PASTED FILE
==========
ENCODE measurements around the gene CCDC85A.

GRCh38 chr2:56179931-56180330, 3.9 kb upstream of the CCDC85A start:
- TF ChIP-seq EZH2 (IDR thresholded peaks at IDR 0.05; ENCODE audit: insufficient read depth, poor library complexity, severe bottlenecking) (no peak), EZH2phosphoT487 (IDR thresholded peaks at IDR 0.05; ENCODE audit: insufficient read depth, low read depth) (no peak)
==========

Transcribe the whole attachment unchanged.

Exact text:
ENCODE measurements around the gene CCDC85A.

GRCh38 chr2:56179931-56180330, 3.9 kb upstream of the CCDC85A start:
- TF ChIP-seq EZH2 (IDR thresholded peaks at IDR 0.05; ENCODE audit: insufficient read depth, poor library complexity, severe bottlenecking) (no peak), EZH2phosphoT487 (IDR thresholded peaks at IDR 0.05; ENCODE audit: insufficient read depth, low read depth) (no peak)